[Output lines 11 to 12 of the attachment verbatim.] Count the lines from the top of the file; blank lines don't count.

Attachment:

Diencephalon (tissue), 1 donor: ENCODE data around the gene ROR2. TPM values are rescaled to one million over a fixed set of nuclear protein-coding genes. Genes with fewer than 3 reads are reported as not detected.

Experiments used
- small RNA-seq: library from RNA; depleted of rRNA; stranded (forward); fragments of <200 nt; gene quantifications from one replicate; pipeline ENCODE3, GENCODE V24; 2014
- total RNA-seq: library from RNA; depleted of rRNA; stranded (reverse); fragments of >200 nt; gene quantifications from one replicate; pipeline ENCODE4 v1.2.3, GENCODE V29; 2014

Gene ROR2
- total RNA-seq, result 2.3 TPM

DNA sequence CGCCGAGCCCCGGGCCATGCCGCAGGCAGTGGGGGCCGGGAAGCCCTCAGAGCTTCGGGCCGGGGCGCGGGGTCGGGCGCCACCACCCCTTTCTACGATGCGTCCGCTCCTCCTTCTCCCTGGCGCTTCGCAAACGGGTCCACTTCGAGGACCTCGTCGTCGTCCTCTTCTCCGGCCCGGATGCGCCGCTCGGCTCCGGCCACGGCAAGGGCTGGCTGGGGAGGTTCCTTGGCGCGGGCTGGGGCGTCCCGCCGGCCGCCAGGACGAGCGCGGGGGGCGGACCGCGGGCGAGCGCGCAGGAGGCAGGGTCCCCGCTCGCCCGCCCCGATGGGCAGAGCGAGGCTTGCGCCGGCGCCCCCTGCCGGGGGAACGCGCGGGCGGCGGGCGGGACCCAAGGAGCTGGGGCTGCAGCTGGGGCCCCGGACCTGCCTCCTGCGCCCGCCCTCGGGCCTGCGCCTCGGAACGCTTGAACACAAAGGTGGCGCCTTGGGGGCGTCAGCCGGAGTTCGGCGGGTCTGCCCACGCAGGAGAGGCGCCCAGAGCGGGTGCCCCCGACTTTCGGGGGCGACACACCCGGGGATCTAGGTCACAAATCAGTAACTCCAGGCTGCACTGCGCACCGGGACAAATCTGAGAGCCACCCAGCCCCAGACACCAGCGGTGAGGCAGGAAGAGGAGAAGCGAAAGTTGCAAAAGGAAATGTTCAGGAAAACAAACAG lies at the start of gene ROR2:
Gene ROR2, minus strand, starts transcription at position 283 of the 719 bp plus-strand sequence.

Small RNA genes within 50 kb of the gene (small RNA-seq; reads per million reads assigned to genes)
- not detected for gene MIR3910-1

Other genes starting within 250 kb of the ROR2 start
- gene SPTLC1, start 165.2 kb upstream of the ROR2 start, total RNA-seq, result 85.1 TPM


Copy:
Other genes starting within 250 kb of the ROR2 start
- gene SPTLC1, start 165.2 kb upstream of the ROR2 start, total RNA-seq, result 85.1 TPM